Creating a learning culture is like any other cultural change, it takes time and effort. It won’t happen because it is demanded, required, dictated or legislated.
Learning is an intensely personal activity and requires certain characteristics. For a start, someone has to accept that they don’t know something and be willing to learn. After willingness comes to the challenge of how to go about learning. We all have different learning styles or ways we learn best. Finding a way to learn that works for you, is super important.
I think we can accept that many people know stuff, but that does not mean they are capable of applying their knowledge. Implementing the learning is vital for there to be any meaningful impact. The only real measurement of learning is the capability of a person to do something as a result of that learning.
Learning requires curiosity. It requires a willingness to sometimes suspend what we think we know to allow us to view things in a new way. Learning is about being open to change and accepting that the impact of the learning may require some uncomfortable adjustments to how things are done.
If we accept that all of the above is true, creating a learning culture is going to be a major cultural shift and takes time.
A Learning Culture has shown to:
- boost creativity,
- build confidence,
- increase productivity,
- contribute to the organisations’ overall success plan,
- decrease staff turnover. (The lack of proper training is one of the top 5 reasons employees tend to leave),
- help meet team goals.
So how do you create this paradise of learning? For a learning culture to develop and grow we need a few key ingredients.
Top Level Leadership Needs To Set An Example
Since culture is such an inanimate thing, it requires living examples to make it visible and understood. Hence the leadership at the top showing their willingness and ability to learn will bring it to life. People see what it means and how to go about contributing to this culture. Defining this at the point of entry or onboarding supports the culture. Leadership have the most impact at this stage and becomes the living breathing example of a learning culture.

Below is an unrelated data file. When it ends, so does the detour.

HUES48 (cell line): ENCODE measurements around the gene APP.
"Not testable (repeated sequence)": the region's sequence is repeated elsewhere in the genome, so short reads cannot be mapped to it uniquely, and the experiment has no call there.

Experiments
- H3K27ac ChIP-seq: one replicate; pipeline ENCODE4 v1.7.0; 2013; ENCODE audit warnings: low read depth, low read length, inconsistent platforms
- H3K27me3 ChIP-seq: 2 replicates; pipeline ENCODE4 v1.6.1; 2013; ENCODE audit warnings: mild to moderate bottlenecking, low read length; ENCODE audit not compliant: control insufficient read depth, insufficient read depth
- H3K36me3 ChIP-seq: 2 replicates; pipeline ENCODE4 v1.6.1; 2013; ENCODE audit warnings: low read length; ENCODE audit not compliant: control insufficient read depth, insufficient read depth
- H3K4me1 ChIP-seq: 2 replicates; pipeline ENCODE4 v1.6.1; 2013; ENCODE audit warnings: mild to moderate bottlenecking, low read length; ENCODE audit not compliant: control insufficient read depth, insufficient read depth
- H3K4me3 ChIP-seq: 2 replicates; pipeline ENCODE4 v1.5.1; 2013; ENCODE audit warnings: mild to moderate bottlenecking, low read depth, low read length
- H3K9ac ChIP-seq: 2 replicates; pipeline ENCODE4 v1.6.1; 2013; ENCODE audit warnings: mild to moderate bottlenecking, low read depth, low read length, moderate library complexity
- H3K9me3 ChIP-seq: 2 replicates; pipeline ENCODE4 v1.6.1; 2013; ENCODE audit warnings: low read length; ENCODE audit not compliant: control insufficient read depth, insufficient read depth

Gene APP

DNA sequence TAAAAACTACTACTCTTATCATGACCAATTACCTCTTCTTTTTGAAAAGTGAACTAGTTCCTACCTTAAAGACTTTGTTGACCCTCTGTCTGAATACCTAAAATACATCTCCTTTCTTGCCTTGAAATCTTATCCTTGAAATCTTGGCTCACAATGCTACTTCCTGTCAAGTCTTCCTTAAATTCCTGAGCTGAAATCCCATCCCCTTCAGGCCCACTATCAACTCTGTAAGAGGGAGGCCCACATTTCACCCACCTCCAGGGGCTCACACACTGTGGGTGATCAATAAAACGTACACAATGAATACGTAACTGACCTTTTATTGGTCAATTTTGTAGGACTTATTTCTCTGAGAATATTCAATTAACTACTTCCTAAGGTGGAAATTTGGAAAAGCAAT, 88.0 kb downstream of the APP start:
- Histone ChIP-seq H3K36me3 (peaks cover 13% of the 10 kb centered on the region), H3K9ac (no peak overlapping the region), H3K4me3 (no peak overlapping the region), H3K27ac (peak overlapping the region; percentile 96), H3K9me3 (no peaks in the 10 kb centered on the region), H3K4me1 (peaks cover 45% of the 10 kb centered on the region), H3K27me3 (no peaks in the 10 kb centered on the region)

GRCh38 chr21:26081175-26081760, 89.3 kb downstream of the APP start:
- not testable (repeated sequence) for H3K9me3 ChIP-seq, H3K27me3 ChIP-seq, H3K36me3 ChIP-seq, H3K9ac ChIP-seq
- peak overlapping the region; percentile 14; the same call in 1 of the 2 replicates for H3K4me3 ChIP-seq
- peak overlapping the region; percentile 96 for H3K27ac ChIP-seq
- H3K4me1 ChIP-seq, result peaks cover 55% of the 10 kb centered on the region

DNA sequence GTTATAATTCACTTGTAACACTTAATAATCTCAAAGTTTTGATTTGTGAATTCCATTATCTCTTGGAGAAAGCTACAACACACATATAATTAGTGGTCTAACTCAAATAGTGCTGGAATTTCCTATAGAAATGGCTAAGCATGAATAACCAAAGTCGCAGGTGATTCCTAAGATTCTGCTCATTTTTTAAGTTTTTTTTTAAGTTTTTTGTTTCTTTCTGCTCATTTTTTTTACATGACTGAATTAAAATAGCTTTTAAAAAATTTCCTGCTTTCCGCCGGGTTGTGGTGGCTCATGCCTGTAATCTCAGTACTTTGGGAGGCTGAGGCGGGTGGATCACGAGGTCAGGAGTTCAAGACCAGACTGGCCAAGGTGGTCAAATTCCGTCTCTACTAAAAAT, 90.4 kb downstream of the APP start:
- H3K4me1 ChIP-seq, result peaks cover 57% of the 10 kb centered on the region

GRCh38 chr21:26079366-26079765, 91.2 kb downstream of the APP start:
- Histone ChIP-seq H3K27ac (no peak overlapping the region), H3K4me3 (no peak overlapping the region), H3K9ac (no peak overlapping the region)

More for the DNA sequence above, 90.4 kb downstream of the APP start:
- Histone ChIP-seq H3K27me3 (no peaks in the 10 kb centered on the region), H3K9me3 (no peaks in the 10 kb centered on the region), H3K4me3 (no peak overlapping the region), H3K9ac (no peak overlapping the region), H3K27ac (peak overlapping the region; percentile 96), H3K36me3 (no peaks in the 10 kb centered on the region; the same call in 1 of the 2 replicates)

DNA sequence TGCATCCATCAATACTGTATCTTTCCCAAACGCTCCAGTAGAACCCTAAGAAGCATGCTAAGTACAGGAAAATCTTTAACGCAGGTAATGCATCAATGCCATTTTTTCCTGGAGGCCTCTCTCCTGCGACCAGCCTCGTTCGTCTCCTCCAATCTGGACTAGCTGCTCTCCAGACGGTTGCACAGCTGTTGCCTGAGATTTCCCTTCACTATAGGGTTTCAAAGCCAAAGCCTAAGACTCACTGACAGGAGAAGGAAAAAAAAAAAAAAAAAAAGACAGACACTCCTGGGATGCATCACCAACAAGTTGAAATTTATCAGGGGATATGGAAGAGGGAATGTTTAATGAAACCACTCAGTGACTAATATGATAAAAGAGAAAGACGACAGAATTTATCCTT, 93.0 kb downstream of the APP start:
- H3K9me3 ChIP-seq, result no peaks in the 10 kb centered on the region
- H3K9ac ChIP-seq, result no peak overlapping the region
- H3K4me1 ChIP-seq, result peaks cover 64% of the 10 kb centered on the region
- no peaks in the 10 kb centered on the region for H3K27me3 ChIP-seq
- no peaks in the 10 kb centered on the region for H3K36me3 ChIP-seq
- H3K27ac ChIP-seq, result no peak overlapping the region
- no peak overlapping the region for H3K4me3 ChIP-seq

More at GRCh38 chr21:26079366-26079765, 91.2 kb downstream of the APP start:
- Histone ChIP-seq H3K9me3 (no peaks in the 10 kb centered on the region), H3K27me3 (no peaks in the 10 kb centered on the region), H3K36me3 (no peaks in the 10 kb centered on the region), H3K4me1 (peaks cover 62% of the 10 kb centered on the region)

Learning is not just in the classroom
Learning comes from conversations, interactions and experiences. Brainstorming is learning, but so is a disagreement or argument, and so are mistakes. In every case, there is an important opportunity to learn by seeing the world from a new perspective. If we confine learning to a set time, a set place, we restrict these opportunities and dilute the power of lessons. With this willingness to learn comes the need for sharing. Feedback can be very powerful at these moments. Feedback is learning by seeing the issue from another point of view. However, this means having the ability for people to speak freely and that there is a no-blame culture.
A mix of live learning, on-demand learning, and just-in-time learning will all support these key moments. Therefore, having an organisation or cross-organisation network for learning becomes vital!
People need to take ownership of their learning
You cannot force someone to learn. A person needs to be willing to learn, and that means they need to take ownership of their learning. Learning is not what a company does “to” people. The company’s role is to support and enable people to learn. Of course, there are mandatory things people need to learn relating to their work within the company, and the company is responsible for ensuring these are available and people understand the importance of learning what is necessary. Even in these situations, the responsibility to learn and apply their learning is ultimately with the individual.